The Foreign Relations Committee is the main oversight committee that examines the operation of U.S. global health programs and considers legislation authorizing such programs, including foreign aid reform.
Ros-Lehtinen, the incoming chair, represents Florida’s 18th Congressional District, which includes Miami, Little Havana, Coral Gables, Pinecrest, Miami Beach, Westchester and the Florida Keys. Priority issues for her include support for Israel, concerns about Cuba, supporting free trade and concerns about the United Nations.
In 2005 Ros-Lehtinen she was a key co-sponsor of the Assistance for Orphans and Other Vulnerable Children in Developing Countries Act of 2005, which was signed into law. She voted for the Pitts amendment in 2007.
From 2007-08 Ros-Lehtinen played a major role in the reauthorization of the U.S. President’s Emergency Plan for AIDS Relief (PEPFAR), introducing her own bill that would have authorized $30 billion for the program from 2009-13, instead of the $48 billion authorization that was ultimately enacted. The $30 billion funding level would have been close to flat funding for the AIDS program. In 2008 she voted for the eventual compromise result that became the Lantos-Hyde bill.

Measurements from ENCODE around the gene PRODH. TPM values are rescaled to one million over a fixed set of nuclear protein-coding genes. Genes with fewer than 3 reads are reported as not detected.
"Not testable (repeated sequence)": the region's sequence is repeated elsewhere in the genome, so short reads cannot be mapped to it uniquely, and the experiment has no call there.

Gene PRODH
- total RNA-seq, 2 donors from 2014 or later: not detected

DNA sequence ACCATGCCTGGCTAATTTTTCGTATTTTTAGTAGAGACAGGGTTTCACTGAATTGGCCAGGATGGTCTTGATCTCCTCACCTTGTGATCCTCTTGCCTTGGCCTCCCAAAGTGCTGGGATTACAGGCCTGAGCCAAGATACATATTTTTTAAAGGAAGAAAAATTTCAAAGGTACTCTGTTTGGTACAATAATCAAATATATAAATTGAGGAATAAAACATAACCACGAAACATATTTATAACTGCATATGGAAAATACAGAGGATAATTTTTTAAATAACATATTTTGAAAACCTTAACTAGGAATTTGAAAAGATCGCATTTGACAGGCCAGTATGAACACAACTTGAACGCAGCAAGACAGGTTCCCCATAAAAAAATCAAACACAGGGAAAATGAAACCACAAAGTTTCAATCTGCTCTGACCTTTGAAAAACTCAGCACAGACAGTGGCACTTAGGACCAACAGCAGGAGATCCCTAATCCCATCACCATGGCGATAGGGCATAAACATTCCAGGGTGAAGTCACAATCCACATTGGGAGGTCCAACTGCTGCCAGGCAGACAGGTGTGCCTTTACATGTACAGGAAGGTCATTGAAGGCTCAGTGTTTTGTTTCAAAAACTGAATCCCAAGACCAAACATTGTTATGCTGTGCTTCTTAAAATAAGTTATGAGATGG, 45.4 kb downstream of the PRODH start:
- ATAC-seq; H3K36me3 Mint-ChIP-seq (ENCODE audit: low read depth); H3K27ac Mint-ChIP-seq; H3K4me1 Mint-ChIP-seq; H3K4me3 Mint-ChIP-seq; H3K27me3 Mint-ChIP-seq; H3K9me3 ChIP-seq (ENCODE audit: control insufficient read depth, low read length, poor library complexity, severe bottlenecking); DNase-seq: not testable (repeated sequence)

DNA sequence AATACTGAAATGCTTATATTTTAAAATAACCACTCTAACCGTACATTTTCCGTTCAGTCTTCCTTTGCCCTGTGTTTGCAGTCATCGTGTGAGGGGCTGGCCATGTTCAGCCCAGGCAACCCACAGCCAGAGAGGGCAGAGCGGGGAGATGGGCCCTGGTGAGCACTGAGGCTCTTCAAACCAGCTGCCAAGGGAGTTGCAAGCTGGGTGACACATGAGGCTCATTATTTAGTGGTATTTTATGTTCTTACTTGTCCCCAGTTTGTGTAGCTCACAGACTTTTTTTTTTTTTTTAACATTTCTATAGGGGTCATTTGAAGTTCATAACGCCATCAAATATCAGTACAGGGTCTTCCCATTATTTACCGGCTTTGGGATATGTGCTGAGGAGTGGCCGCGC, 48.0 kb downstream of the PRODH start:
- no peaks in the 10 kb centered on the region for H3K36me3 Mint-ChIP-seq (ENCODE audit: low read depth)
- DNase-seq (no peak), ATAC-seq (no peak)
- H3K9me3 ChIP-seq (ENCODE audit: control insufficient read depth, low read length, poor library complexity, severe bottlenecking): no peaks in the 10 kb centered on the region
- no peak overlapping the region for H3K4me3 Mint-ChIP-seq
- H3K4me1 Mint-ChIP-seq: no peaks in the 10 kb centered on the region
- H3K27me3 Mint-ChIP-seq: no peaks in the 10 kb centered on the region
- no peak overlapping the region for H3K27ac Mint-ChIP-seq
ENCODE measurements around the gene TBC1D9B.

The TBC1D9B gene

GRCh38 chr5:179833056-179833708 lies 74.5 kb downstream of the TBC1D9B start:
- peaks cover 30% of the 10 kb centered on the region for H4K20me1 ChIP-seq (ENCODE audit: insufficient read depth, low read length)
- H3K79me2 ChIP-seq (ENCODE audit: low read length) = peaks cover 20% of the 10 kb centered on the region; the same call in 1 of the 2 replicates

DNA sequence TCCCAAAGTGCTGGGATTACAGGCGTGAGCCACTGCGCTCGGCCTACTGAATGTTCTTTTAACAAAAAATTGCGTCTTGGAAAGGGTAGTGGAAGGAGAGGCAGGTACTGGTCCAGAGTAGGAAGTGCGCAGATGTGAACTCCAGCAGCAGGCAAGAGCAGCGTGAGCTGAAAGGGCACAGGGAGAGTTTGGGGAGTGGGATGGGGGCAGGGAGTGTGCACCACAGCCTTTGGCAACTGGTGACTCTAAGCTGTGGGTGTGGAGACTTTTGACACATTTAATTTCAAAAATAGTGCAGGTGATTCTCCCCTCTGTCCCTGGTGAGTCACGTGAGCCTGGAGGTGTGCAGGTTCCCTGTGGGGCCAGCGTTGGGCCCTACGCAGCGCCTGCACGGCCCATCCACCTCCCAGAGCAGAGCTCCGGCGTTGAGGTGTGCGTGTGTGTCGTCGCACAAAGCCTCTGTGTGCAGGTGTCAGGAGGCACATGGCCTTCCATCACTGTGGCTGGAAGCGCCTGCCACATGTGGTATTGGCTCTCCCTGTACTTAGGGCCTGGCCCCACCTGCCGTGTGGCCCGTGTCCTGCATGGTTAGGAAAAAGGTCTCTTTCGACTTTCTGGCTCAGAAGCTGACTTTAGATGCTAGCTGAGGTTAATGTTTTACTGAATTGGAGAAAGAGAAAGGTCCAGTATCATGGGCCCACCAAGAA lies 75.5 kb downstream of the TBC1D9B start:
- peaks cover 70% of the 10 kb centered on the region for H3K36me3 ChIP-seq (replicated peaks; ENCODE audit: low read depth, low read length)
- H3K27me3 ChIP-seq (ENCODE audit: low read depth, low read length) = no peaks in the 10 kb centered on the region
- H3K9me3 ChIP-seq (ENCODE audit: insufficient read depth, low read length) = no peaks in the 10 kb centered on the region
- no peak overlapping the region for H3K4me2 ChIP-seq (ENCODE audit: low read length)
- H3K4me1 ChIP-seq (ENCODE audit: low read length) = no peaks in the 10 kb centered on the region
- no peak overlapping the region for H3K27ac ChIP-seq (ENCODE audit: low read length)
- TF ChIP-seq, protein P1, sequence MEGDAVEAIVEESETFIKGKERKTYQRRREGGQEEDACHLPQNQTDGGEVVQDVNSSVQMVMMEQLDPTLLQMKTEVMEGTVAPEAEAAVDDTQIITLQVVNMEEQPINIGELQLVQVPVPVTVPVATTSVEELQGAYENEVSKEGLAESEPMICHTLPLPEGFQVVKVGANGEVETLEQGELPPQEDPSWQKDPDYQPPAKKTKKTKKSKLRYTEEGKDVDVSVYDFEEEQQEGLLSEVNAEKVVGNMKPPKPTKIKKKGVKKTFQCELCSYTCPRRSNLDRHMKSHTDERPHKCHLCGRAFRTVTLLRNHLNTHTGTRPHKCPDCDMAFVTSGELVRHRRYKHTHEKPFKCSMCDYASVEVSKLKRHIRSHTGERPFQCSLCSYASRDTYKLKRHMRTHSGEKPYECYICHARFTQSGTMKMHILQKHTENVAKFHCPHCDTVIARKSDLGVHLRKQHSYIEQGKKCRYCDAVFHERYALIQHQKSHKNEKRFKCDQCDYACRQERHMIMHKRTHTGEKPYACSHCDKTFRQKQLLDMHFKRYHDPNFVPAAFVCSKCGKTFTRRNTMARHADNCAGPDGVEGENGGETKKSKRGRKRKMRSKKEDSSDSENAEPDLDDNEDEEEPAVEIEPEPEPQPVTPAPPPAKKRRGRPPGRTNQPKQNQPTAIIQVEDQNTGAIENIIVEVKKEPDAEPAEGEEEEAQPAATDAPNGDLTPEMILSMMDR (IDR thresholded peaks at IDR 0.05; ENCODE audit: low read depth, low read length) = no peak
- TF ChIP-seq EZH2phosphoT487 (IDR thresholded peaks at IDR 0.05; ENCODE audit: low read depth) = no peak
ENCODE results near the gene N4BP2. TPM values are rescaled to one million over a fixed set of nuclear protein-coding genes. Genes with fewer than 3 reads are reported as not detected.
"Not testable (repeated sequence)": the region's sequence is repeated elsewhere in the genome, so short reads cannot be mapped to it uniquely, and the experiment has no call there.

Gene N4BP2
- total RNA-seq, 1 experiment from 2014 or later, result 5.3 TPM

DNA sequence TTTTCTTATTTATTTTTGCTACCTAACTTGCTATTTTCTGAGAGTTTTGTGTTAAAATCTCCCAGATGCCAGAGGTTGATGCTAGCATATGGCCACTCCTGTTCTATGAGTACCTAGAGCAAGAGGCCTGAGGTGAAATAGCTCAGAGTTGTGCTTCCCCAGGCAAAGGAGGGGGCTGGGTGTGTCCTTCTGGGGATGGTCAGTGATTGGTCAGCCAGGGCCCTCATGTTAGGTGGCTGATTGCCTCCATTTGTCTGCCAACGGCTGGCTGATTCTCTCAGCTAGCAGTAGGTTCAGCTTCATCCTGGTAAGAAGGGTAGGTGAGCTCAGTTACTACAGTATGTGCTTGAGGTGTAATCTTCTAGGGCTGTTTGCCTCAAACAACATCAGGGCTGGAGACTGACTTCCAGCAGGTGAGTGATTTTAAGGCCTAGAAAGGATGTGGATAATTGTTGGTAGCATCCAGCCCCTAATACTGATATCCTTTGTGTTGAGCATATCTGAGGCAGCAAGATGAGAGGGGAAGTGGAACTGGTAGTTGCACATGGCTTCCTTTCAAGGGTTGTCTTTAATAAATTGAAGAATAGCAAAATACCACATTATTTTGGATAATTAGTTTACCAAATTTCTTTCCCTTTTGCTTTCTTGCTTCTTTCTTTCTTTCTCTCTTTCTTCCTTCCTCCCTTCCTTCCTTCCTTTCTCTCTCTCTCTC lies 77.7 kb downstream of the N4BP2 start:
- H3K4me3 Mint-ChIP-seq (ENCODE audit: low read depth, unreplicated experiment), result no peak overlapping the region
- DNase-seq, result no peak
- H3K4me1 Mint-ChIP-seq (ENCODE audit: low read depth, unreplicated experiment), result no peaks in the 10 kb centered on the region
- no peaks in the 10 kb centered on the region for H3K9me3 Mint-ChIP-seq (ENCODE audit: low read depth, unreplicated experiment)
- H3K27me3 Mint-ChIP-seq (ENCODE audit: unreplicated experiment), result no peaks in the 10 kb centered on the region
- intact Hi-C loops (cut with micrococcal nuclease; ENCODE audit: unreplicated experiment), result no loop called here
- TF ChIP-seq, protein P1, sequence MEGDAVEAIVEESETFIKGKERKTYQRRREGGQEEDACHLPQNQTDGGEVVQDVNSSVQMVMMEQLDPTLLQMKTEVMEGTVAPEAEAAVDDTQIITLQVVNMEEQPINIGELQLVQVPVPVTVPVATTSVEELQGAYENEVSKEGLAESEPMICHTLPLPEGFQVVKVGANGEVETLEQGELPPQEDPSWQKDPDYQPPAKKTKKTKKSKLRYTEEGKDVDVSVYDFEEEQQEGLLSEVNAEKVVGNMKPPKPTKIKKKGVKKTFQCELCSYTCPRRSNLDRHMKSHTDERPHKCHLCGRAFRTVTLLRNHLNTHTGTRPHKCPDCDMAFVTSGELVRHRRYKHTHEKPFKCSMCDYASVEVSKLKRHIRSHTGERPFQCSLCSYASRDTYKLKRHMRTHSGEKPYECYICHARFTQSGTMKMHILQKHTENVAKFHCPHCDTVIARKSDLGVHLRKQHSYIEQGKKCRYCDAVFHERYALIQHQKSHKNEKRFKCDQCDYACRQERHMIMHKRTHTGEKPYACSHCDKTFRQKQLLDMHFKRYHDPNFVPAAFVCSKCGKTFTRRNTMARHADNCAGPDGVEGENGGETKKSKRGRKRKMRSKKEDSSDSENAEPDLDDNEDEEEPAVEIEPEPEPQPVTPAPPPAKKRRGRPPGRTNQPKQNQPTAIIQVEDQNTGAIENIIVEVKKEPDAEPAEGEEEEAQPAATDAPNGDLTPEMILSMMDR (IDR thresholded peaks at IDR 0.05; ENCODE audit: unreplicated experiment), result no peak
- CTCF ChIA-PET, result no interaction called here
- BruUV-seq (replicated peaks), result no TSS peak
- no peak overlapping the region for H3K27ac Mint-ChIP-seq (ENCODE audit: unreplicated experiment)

Ros-Lehtinen has been a champion for evidence-based policies to support prevention of HIV for persons who inject drugs. In 2008 she and Rep. José E. Serrano (D-NY) introduced the Community AIDS and Hepatitis Prevention Act of 2008, in order to remove all restrictions on the use of federal funds for syringe exchange programs to reduce the transmission of HIV and hepatitis C.
In 2010 Ros-Lehtinen expressed concern about the cost of U.S. global health programs and her sense that the PEPFAR program was losing its focus. She has stated that “restoring fiscal discipline” and “exercising vigorous oversight to identify waste, fraud, and abuse” will be key priorities. In 2010 she successfully defeated a bill to help combat child marriage because it would require additional funds ($67 million in additional outlays, 2011-15) and because of Republican concerns that it would authorize funding for nongovernmental organizations (NGOs) that promote and perform abortion.